Ajax were never a team to sit deep and defend. They always seek to come out and play football, and direct games to their liking. They weren’t allowed to do that at Anfield, but they won’t be too unhappy with the way they adjusted to the new situation. They defended responsibly, always in numbers, every player committed 100% to the task at hand. That was the only way Daley Blind and Calvin Bassey could hope to stop Salah and they did for most of the game, apart from that 17th minute, obviously, when a quick move by Liverpool and the brilliance of Diogo Jota took them out.

Liverpool were better and deserved their win, but it should be said that things could’ve gone the other way as well. The goal they scored was as fine as they come as Blind whipped a fabulous pass down the left flank which took out Trent Alexander-Arnold and found Steven Berghuis, who beat Joel Matip and whipped a low cross. Steven Bergwijn and Kudus showed great understanding at that moment and it resulted in Kudus smacking home from around 10 yards, straight into the top corner, off the crossbar. Alisson Becker in the Liverpool goal could do absolutely nothing about it.

Blind had a great chance to put his side ahead in the second half as captain Dusan Tadic found his forehead at the far post with a pinpoint cross from the right, but the experienced defender put his header just wide of the target as Alisson watched on again.

But the defeat could’ve also easily been more convincing, with a series of last-gasp defending actions preventing Liverpool from adding to their tally, not to mention a total of eight saves by 38-year-old goalkeeper Remko Pasveer.

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An important angle for a bit more perspective here is that this was another summer of big changes for the Dutch giants, starting with the head coach as Alfred Schreuder replaced Manchester United-bound Erik ten Hag. Defender Lisandro Martinez and winger Antony followed Ten Hag to Old Trafford, right-back Noussair Mazraoui made his way to Bayern Munich as a free agent, and striker Sebastien Haller went to Borussia Dortmund. And despite all that, Ajax are still an excellent team.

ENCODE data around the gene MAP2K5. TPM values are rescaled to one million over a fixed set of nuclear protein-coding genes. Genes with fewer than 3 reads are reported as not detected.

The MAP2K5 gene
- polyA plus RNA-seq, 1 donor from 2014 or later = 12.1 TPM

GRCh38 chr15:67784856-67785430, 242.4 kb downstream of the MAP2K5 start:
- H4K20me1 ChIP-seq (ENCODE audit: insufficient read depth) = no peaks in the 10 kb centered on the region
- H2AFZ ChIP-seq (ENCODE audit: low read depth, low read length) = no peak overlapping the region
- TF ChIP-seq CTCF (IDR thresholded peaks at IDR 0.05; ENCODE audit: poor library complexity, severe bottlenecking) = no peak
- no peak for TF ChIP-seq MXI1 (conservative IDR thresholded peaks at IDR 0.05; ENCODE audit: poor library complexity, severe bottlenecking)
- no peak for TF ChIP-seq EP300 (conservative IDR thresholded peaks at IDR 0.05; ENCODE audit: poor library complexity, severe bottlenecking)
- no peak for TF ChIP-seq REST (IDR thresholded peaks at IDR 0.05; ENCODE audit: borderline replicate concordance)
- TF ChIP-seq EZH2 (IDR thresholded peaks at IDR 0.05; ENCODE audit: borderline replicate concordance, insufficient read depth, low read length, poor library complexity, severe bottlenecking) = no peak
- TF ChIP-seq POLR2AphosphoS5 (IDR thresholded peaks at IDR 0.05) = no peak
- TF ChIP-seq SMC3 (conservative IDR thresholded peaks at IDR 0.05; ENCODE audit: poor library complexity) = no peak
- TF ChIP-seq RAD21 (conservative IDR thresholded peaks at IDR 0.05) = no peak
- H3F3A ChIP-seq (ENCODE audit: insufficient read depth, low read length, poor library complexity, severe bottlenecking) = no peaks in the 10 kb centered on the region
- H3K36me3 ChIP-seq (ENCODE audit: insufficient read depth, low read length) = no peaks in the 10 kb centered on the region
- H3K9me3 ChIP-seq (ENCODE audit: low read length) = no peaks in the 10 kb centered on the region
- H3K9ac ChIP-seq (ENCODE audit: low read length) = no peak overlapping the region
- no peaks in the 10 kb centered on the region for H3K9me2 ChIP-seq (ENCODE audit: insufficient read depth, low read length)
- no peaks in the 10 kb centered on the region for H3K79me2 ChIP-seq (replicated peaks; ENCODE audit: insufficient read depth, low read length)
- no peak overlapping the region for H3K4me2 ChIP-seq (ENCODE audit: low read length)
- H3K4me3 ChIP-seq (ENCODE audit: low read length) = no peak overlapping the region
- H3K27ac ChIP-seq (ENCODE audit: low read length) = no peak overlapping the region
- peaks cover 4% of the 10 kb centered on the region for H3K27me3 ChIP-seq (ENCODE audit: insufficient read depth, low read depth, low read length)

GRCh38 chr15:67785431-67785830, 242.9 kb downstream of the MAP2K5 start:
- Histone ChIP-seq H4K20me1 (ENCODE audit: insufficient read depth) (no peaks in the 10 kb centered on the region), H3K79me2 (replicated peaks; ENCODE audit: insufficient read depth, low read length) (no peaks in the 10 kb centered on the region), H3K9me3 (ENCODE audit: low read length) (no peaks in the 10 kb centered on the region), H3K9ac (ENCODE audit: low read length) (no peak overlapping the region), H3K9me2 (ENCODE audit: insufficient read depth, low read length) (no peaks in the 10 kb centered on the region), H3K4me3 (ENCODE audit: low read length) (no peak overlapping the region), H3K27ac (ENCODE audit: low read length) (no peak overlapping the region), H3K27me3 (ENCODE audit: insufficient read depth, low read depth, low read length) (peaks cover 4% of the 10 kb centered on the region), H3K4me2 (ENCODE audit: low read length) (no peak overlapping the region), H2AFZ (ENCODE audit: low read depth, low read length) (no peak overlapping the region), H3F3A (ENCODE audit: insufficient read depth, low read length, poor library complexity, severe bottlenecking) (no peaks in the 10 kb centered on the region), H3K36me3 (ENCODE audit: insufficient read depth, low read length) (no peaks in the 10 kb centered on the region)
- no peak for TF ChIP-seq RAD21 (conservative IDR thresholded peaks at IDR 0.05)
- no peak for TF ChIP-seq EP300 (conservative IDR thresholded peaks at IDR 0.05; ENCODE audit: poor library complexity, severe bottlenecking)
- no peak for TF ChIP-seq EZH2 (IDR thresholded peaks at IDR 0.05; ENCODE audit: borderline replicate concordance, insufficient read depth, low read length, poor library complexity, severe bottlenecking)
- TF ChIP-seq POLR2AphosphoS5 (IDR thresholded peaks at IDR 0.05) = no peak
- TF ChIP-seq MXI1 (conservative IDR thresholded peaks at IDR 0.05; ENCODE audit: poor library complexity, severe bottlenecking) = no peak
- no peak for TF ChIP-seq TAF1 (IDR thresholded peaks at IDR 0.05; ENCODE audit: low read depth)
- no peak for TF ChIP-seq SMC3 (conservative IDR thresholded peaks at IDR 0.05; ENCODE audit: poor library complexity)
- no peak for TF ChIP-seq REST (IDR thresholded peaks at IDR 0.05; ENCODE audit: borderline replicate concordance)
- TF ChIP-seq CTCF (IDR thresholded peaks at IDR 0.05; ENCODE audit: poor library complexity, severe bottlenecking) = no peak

Looking ahead

With all due respect to Rangers, the good news for Liverpool, apart from the three points from this game, is that they now play the Scottish side twice. Given what we’ve seen so far, Rangers are the weakest team in the group, and after the defeat to Napoli, adding another six points to these three would be most handy for Klopp and his men as they strive to book a place in the knockout stages. Ajax have a much tougher task, with Napoli coming to Amsterdam before Schreuder takes his team to Naples.

But even so, it’s likely that nothing will be decided after the next two rounds, and that Liverpool will have to do well against Ajax and get their revenge on Napoli to go through.

As for Napoli and Rangers, they play each other in Glasgow on Wednesday, and if Rangers fail to win, it’ll be hard to imagine them staying in the competition past the group stage.


Veselin Trajkovic

Vesko is a football writer that likes to observe the game for what it is, focusing on teams, players and their roles, formations, tactics, rather than stats. He follows the English Premier League closely, Liverpool FC in particular. His articles have been published on seven different football blogs.